I was browsing the Internet doing some research for a job I’m working on, and happened to come across this article: Curious Children Ask 73 Questions Each Day – Many of Which Parents Can’t Answer, Says Study.
I’ve been asked to brainstorm thoughts about parenting tips and traps around some major concepts. I am thinking that this could be the most ill-assigned project I’ve ever been asked to do. It makes me laugh. Every tip I’ve brainstormed is something I’ve never actually tried in practice, and I fall into so many traps, I can’t even recall any to share. My life is a blur of one parenting trap to the next. When I came across this article, though, I had to stop and reflect.
My kids have been asking me so many questions about fathers, mothers, babies, biological relationships, donor dads, blood relatives, stepparents, same sex marriages, etc. The other night before bed I was dodging left and right and returning answers like a skilled squash player on the court (isn’t that reference great? I’ve played squash maybe twice in my life). I prayed my son would fall asleep mid-sentence like he usually does and that my daughter’s questions would devolve into some conversation about her stuffed reindeer Reiny’s father being King of the Forest. I was having a hard time explaining “blood related” and how two people’s blood can get into one person’s blood and really, blood related doesn’t have the same meaning it once did, so I just wanted to skip it.
The title states that kids ask around 73 questions each day and further into the article it says “while fathers field the most questions, mothers deal with 413 on average each week.” Laugh. My. Ass. Off. I did the math. If we use a 7-day week, at 73 questions per day, that’s 511 questions, with mothers dealing with 413 in a week. That leaves 98 per week for fathers. Taking the father out of the equation, and accounting for an extra child, 511 x 2 children is 1,022 questions per week. That sounds about right.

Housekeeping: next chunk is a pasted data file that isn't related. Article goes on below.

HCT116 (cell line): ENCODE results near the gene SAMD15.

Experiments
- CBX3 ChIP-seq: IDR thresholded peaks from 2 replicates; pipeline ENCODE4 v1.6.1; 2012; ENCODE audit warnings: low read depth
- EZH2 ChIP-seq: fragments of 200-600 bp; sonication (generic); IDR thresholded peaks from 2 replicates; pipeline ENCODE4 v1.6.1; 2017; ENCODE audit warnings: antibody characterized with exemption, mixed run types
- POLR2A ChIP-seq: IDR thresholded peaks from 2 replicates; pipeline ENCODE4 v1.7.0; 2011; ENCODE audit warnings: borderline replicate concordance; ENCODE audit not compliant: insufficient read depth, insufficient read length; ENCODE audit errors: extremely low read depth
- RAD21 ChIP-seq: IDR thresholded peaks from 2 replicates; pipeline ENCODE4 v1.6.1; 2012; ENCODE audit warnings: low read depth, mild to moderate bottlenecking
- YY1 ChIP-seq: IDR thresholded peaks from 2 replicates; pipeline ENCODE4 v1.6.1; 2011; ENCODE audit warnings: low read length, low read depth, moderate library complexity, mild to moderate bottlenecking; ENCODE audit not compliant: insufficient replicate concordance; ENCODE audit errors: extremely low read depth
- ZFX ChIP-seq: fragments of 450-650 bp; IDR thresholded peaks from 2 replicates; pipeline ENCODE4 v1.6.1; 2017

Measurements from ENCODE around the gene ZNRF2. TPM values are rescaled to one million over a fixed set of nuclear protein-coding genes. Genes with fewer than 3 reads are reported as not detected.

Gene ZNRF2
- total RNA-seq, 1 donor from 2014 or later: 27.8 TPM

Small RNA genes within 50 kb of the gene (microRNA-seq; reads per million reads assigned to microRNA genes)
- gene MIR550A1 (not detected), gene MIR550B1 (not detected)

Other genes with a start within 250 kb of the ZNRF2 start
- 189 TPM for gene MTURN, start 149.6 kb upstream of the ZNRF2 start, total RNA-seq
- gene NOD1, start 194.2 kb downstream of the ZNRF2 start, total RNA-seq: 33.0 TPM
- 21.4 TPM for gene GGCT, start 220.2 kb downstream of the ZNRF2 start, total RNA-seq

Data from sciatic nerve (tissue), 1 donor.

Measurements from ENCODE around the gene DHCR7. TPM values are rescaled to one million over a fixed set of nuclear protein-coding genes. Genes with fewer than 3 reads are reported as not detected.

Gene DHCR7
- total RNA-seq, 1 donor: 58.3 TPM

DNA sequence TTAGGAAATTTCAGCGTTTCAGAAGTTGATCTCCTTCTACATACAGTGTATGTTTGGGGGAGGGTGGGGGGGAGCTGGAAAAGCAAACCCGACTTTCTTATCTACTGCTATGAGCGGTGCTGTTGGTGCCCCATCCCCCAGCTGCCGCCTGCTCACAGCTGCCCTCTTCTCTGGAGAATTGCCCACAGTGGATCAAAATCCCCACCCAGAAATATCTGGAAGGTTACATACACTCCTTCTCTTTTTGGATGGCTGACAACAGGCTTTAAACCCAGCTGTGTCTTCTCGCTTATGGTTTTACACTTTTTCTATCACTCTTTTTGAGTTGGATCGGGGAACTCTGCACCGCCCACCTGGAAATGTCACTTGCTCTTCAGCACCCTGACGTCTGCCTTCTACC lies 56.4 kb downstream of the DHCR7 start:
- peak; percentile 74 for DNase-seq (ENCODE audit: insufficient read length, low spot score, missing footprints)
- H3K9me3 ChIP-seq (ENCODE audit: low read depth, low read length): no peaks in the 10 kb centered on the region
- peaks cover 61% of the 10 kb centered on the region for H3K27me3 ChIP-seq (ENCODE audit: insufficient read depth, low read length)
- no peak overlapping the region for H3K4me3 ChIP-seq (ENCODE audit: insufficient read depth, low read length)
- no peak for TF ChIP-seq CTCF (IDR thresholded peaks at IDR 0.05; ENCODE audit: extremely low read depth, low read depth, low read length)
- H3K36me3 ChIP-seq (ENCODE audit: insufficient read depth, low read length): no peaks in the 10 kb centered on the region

Some the most challenging questions for parents, according to the article, are:
1. Why do people die?
2. What is God?
3. What does “we can’t afford it” mean?
4. Is Father Christmas (ok, we’ll give this British author a pass) real?
5. Why can’t I stay up as late as you?
I WISH my kids would hit me with these questions. These would be nice and easy for me. Most of the answers they’ve already learned through life experience to date. Except for Santa Claus. We are trying to preserve that fantasy for awhile. And for the record, I go to bed at the same time as they do, sometimes before.
This article has inspired me to jot down as many questions as I can from my kids over the next couple of weeks and report back on my findings, as well as the percentage of questions I can’t, or don’t have the energy to, answer.
As a final note on this post, I would like to specially recognize the single mothers I’ve had the honor to meet over the past year, some of whom have more kids than I do. Bless you. Sometimes answering the questions is more tiring than providing for and cleaning up after a family by yourself.